More Seattle homeowners buying 'air rights'

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by HEATHER GRAF / King 5 News

KREM.com

Posted on June 14, 2013 at 11:47 AM

Updated Friday, Jun 14 at 12:01 PM

The latest trend in Seattle's real estate market has homeowners looking up for some quick cash.  Depending on where you live, the air above your roof could be worth a lot of money.

Real estate appraiser Richard Hagar says the battle over "air rights" is heating up in neighborhoods like Magnolia and Blue Ridge in Seattle, along with Somerset in Bellevue.

"It's becoming more common because we're getting higher and higher population density," he said.  "People can't spread out and make big ranch-style houses anymore.  So as our population increases, we squeeze upwards."

To prevent a neighbor from building up and blocking their view, he says some homeowners are willing to spend a lot of money.

Nina and Georg Pedersen, for instance, spent $600,000 to buy the Magnolia home next to theirs, because they worried about the damage a new owner could do to their view.

"If we were looking at a wall over there, I think it would impact us tremendously," said Nina.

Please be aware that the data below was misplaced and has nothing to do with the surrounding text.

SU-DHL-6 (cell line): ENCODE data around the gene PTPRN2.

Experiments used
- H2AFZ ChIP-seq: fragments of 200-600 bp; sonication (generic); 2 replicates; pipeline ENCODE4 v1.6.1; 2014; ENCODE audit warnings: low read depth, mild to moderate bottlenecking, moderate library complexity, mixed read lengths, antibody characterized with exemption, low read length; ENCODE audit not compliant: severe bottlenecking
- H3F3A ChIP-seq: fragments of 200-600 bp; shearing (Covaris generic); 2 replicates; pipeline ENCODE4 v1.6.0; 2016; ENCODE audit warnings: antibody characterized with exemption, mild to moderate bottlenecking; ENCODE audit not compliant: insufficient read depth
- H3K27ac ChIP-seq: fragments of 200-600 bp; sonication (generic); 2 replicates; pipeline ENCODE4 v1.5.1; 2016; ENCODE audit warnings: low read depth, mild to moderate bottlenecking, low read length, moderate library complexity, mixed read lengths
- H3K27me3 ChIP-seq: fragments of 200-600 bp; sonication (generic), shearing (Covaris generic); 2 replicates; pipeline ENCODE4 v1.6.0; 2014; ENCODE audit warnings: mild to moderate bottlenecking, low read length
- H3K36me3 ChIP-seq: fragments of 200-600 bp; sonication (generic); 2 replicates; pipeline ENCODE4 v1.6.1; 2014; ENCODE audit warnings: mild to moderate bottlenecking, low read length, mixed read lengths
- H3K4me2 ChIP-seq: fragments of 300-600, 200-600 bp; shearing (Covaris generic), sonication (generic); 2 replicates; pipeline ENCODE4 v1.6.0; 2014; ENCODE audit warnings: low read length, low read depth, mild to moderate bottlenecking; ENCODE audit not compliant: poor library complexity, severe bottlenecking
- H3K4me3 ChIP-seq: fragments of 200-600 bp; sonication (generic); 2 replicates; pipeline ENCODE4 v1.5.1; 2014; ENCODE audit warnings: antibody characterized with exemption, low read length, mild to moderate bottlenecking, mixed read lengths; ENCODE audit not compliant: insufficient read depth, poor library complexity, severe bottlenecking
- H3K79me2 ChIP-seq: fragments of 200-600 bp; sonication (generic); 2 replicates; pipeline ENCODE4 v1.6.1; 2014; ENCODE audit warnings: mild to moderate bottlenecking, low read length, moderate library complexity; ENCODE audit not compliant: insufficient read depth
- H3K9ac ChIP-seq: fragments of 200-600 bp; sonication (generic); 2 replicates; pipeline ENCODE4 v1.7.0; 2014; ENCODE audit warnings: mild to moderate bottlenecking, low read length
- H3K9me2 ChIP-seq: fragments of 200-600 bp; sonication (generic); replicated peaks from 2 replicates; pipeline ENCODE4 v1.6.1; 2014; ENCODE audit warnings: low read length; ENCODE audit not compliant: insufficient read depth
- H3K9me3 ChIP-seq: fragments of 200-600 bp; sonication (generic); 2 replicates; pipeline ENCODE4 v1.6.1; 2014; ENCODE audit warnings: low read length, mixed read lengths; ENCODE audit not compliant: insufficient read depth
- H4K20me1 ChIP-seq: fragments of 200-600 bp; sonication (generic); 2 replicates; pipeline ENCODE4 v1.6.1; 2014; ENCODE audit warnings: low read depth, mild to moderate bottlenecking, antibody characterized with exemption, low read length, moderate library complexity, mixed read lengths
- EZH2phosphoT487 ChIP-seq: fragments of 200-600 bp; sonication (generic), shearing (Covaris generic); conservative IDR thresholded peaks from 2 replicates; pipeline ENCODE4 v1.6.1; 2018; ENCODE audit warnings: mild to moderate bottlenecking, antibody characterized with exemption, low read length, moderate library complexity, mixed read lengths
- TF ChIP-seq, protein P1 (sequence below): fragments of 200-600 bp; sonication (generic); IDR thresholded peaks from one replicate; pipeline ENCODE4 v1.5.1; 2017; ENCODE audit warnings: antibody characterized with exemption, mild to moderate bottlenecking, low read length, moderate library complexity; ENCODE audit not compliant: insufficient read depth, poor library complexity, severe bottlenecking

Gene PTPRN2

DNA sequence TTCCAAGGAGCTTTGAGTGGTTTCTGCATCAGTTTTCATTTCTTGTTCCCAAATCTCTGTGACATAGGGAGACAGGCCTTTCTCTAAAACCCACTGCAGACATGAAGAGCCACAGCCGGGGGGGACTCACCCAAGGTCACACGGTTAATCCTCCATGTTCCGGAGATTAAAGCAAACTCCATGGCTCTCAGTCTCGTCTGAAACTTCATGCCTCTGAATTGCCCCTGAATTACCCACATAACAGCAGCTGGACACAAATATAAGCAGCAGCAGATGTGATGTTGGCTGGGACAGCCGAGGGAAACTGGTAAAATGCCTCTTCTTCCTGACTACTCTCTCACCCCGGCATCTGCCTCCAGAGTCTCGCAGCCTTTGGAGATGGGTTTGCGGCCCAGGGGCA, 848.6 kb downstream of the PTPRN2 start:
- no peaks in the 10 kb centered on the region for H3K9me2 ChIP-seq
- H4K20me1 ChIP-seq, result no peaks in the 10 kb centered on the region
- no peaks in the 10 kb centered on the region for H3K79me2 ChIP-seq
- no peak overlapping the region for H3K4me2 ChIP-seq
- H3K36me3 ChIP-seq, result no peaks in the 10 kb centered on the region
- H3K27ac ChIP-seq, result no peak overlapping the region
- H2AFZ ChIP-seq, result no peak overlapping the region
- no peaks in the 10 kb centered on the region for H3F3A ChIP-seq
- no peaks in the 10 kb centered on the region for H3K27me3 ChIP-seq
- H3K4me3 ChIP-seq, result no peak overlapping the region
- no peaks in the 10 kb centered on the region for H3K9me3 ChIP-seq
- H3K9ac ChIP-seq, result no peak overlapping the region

Their view from their home includes downtown and water views, and they'd like to keep it that way.

For about nine years, the Pedersen's rented out the home next door.  In January, they decided to sell the home, but retain the air rights above it.

"It's do-able," said Nina.  "If you know about it, but I think people discover too late, the house goes up and the view is gone."

Hagar's advice to homeowners hoping to preserve their view is to start by have a civil, friendly conversation with your neighbor.  If that doesn't work, consult an appraiser to determine a fair value for the air space.

He's dealt with dozens of cases with price tags for "air rights" ranging from $50,000 to $250,000.

"It's a difficult thing, and it's unique everywhere," he said.  "Because the view at Bill Gates' house, if you will, could be in the millions.  So every house is unique."

For the Pedersens, it cost about $100,000.  Since they were selling the house, they simply asked for a hundred thousand dollars less than the normal asking price.  As a result, the family that bought the house is forbidden to build up or add on a second story.

"It's a separate deed where we literally own the air above this house," Nina said.  "You've got to be able to plan ahead and really jump at it when the opportunity comes, and be willing to pay for it."

In her household, they feel it's money well spent.

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